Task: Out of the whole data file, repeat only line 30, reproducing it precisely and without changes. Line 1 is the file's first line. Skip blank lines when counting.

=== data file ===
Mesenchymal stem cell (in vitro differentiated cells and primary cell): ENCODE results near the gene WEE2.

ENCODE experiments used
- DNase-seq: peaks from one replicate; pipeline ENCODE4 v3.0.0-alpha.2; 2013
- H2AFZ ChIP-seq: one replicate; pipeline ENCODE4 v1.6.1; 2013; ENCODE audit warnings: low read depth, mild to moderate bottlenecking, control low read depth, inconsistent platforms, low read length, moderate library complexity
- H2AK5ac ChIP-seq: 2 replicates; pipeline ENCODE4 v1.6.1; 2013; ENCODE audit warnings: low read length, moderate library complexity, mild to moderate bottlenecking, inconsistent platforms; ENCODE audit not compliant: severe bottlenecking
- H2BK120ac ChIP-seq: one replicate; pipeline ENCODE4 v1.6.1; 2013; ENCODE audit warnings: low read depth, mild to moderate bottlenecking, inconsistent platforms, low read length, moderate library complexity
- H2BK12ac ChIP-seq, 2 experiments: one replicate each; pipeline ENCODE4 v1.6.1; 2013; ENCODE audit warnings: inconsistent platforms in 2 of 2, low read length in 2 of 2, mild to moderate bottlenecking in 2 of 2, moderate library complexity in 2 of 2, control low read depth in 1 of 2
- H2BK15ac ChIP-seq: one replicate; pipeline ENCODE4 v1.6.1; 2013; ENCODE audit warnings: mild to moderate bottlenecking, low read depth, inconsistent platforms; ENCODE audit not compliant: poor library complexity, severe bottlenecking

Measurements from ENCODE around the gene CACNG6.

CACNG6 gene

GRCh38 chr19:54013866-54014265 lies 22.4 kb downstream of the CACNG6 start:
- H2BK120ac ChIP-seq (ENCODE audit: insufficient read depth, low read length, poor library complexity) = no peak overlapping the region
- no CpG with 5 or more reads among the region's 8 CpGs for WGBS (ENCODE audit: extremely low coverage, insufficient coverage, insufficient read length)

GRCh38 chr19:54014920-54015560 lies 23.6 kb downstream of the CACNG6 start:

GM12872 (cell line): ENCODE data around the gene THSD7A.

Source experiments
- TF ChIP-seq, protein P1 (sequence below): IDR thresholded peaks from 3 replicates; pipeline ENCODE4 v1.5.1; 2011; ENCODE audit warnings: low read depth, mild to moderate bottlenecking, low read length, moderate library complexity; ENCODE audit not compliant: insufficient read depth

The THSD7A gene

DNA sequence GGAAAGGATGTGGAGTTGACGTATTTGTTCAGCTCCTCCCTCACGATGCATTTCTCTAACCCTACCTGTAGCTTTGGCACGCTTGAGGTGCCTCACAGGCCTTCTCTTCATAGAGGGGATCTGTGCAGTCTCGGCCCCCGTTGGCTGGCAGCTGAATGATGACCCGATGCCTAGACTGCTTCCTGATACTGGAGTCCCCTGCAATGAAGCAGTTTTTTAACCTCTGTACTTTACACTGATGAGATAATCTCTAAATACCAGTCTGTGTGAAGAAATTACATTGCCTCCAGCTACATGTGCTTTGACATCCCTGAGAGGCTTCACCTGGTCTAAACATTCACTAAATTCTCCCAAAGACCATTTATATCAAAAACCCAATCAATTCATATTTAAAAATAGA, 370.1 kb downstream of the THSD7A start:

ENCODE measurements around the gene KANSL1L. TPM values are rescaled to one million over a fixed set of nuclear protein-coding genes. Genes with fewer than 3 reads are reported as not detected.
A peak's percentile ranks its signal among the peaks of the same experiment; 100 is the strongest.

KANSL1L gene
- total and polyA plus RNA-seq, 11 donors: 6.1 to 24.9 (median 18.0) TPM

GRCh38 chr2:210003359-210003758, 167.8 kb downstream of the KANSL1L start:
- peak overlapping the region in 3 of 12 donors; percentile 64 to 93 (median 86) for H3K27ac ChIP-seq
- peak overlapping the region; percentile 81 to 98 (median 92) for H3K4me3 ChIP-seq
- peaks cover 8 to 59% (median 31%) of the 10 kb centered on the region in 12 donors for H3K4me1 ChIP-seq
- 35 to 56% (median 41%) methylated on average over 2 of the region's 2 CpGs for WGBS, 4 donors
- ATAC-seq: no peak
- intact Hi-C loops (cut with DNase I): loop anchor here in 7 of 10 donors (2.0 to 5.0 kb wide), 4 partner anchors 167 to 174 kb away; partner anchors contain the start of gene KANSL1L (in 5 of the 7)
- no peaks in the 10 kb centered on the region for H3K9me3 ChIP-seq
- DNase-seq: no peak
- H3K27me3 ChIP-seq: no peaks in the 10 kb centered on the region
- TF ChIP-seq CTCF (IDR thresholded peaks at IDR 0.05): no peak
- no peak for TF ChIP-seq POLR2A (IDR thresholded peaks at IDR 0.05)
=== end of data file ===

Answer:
- intact Hi-C loops (cut with DNase I): loop anchor here in 7 of 10 donors (2.0 to 5.0 kb wide), 4 partner anchors 167 to 174 kb away; partner anchors contain the start of gene KANSL1L (in 5 of the 7)